“There is more to be had from the world than a balancing of accounts.”

Spark is careful to imply that Harvey’s wealth allows him the time and space to think so. “Suffering isn’t in proportion to what the sufferer deserves” is perhaps true for all the characters, in one way or another.

Loitering with Intent

March 2, 2019

The eighties were a difficult time for established artists, as anyone who follows the UK charts will tell you. For Muriel Spark, however, Loitering with Intent represents a relaxed reaffirmation of her art as its final lines – “And so, having entered the fullness of my years, from there by the grace of God I go on my way rejoicing” – decidedly declare. As Norman Page has pointed out, “it initiates a process of revisiting: theme, setting, period and narrative technique all hark back to novels written near the beginning of her career.” And so we have echoes of Spark’s debut novel, The Comforters, in the beginning of Fleur Talbot’s career as a novelist; we return to the period which Spark here describes as “the middle of the twentieth century”; and, in a novel which blurs the border between fact and fiction, not only is autobiography predominant in the plot, but Spark writes in the first person for the first time since Robinson.

Having written her first novel, Warrender Chase “without any great hope of getting it published but with only the excited compulsion to write it,” Fleur takes employment with Sir Quentin Oliver who runs an Autobiographical Association:

“We have all started to write our memoirs, the truth, the whole truth and nothing but the truth. And we are lodging them for seventy years in a safe place until all the living people therein will be living no longer.”

Hired to type up these memoirs, Fleur soon begins to make additions to cheer up the boring parts:

“I had begun to consider them inventions of my own, based on the original inventions of Sir Quentin.”

Far from being aggrieved, the members are delighted by the additions: Sire Eric, for example, whose autobiography she has “livened …up by putting Nanny and the butler on the nursery rocking-horse together during the parents’ absence, while little Eric was locked in the pantry to clean the silver” comments: “I wonder how you guessed that the butler locked me in the pantry to clean the silver.” When he suggests that Nanny on the rocking-horse is going too far, Sir Quentin responds:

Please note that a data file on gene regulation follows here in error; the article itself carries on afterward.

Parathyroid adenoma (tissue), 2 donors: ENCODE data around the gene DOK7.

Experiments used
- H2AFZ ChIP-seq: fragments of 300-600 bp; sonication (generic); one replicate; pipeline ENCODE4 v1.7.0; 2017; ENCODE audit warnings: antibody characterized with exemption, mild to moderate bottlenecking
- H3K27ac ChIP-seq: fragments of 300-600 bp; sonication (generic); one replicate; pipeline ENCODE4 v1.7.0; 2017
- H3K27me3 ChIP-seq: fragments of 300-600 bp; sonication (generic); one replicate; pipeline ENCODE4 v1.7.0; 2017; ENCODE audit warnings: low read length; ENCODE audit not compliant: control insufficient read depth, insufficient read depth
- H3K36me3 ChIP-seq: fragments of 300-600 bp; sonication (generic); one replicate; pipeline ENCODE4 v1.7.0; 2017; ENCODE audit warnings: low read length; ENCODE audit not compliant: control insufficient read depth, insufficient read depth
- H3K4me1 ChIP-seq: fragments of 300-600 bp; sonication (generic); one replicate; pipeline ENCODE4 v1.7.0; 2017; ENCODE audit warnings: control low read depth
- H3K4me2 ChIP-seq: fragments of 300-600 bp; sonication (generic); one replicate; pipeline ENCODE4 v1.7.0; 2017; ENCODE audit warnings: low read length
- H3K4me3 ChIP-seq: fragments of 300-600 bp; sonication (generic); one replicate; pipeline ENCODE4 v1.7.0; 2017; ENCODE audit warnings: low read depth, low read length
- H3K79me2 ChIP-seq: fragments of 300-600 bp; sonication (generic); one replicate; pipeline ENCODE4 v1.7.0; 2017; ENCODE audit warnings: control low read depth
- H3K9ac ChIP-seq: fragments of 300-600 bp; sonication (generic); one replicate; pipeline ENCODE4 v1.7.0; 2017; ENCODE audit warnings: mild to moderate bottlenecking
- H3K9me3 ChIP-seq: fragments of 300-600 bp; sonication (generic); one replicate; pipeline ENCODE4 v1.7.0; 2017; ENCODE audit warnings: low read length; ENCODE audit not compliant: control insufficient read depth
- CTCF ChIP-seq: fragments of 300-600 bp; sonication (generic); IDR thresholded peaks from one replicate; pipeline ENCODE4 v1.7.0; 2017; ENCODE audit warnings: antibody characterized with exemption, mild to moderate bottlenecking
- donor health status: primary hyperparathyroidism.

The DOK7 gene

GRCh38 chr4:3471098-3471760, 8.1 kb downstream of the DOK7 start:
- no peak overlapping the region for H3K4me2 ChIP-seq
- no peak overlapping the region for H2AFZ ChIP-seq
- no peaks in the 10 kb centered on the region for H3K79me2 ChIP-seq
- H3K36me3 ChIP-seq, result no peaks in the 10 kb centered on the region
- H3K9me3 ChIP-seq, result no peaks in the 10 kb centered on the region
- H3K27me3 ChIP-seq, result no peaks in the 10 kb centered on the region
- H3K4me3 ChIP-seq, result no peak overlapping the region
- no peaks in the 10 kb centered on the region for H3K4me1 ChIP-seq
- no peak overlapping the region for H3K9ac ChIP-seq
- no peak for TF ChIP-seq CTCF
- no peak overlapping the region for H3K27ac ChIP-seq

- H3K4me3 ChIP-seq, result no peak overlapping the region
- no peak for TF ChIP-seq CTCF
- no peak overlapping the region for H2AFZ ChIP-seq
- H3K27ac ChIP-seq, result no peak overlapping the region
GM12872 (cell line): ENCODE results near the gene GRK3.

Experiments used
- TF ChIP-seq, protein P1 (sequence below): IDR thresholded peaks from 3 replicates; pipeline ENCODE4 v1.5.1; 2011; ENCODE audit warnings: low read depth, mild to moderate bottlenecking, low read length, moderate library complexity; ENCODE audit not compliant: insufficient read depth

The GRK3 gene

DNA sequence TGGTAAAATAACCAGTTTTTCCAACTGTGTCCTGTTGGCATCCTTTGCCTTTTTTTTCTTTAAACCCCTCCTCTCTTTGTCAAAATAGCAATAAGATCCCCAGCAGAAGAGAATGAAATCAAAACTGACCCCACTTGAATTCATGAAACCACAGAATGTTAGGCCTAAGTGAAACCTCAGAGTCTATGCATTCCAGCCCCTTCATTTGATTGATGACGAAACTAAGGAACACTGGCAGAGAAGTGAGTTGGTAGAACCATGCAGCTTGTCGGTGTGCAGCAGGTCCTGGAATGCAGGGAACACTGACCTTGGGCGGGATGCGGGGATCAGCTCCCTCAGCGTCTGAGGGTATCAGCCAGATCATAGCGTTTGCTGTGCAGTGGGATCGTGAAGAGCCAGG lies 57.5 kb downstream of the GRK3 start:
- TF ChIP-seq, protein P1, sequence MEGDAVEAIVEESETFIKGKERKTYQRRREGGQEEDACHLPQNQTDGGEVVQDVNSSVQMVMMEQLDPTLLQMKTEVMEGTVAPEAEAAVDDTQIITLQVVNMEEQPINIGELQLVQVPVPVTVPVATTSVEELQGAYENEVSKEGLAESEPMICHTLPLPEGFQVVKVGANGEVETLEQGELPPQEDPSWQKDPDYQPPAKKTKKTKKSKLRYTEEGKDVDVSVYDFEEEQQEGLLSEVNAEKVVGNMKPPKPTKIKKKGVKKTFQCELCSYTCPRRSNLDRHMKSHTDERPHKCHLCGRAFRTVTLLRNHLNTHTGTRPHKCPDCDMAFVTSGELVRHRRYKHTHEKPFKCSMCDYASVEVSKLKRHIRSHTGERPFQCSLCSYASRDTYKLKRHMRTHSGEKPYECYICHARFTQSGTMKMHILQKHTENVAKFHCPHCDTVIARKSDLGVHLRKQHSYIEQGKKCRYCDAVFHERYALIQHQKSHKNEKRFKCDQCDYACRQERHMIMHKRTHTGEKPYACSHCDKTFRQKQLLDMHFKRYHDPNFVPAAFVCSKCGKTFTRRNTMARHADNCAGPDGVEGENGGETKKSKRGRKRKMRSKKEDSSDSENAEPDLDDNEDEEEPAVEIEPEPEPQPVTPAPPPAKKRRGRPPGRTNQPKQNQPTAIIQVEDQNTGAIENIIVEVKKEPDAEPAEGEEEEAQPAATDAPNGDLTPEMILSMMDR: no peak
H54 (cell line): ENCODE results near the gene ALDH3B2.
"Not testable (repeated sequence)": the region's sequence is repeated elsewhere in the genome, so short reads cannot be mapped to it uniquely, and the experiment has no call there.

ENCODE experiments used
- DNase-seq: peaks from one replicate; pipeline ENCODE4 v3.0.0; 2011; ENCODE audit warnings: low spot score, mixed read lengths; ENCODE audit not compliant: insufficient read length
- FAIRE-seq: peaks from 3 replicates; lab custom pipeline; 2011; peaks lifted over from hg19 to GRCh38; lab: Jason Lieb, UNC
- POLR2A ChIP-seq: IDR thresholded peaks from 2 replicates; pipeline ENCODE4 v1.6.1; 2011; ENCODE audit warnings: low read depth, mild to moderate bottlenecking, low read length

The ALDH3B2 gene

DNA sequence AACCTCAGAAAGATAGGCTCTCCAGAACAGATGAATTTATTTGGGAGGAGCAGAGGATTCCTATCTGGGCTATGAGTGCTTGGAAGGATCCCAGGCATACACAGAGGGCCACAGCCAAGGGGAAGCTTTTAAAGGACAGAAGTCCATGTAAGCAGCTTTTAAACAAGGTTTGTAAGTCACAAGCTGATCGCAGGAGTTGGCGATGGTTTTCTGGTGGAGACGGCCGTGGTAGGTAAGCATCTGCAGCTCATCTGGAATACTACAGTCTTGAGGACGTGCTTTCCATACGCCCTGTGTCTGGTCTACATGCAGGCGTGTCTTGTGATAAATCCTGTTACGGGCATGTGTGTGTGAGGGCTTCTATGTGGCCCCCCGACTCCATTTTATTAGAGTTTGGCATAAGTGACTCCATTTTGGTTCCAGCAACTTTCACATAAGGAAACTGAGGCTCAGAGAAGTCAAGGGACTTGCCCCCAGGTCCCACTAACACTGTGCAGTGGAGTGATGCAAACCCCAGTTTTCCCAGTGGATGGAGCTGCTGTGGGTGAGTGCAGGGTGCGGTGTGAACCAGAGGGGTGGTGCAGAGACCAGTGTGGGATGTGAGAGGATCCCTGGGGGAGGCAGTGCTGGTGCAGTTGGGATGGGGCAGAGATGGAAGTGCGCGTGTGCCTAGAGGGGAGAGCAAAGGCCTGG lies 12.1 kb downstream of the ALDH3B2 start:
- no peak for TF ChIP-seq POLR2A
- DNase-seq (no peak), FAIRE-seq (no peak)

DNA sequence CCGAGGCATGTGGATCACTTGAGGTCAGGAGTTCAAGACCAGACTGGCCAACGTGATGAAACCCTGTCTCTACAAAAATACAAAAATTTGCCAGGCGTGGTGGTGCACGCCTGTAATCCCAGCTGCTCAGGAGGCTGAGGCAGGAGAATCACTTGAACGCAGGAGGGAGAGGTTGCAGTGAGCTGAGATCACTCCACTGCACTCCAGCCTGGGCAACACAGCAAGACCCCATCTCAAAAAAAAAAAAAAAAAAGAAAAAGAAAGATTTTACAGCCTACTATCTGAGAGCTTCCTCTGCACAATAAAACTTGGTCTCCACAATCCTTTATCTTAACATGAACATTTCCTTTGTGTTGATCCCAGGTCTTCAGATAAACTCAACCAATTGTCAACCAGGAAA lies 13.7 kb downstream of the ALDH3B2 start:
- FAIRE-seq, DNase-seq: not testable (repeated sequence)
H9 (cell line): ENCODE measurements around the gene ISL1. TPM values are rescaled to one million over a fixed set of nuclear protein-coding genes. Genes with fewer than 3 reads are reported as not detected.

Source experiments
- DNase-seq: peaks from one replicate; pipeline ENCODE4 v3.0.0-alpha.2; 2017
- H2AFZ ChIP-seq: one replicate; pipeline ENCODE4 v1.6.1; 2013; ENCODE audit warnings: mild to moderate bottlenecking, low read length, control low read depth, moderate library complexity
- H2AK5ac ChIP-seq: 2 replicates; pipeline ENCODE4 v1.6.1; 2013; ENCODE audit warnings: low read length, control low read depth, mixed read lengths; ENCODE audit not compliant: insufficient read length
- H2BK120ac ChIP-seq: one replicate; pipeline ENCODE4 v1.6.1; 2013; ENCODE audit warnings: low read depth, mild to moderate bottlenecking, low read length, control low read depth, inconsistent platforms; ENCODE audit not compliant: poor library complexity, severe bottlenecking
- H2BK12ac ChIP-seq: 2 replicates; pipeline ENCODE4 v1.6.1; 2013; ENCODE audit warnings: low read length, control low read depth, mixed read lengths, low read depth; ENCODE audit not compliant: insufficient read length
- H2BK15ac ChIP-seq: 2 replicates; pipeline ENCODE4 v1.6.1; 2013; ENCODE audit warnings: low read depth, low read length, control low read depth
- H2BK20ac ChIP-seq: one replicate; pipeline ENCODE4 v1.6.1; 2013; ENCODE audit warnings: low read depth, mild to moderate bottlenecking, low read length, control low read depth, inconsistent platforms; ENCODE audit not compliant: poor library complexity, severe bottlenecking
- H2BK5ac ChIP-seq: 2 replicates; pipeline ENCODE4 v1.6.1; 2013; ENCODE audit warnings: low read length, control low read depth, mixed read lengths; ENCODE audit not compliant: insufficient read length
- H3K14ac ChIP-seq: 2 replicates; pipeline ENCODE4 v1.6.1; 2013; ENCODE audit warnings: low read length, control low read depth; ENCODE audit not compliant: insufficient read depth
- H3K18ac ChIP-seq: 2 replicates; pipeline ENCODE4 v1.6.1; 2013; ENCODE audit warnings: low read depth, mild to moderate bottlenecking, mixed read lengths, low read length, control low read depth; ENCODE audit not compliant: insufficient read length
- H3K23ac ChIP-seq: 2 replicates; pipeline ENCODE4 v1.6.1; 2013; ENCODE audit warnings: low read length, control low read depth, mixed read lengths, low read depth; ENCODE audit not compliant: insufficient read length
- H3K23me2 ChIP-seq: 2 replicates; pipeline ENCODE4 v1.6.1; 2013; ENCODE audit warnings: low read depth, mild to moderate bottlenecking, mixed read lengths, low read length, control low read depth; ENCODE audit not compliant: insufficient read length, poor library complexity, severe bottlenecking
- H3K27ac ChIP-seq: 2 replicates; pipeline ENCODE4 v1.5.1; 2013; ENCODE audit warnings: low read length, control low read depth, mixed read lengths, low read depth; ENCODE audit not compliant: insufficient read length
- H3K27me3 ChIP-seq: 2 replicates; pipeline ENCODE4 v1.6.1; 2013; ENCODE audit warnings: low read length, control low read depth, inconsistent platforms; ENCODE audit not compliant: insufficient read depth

“How can you be sure if you were locked in the pantry at the time?”

The novel’s greatest conceit regarding the relationship between reality and fiction, however, lies in Fleur’s belief that real life is copying her novel. Not only does Sir Quentin very much resemble Warrender Chase, but both his housekeeper and mother are all but identical to characters she has created. She remains unfazed by this, however:

“The process by which I created my characters was instinctive, the sum of my whole experience of others and of my own potential self; and so it had always been. Sometimes I don’t actually meet a character I have created in a novel until some time after the novel has been written and published.”

That her comment echoes something Spark has herself said in interview further blurs the distinction between life and art. At one point she speculates:

“It was almost as if Sir Quentin was unreal and I had invented him, Warrender Chase being a man, a real man on whom I had partly based Sir Quentin.”

Of course Fleur’s characters, as Spark reminds us, are, like Spark’s characters, “only words.” (Making Warrender Chase, presented to us as a character in a novel, realer than Sir Quentin, who is purported to be a real man).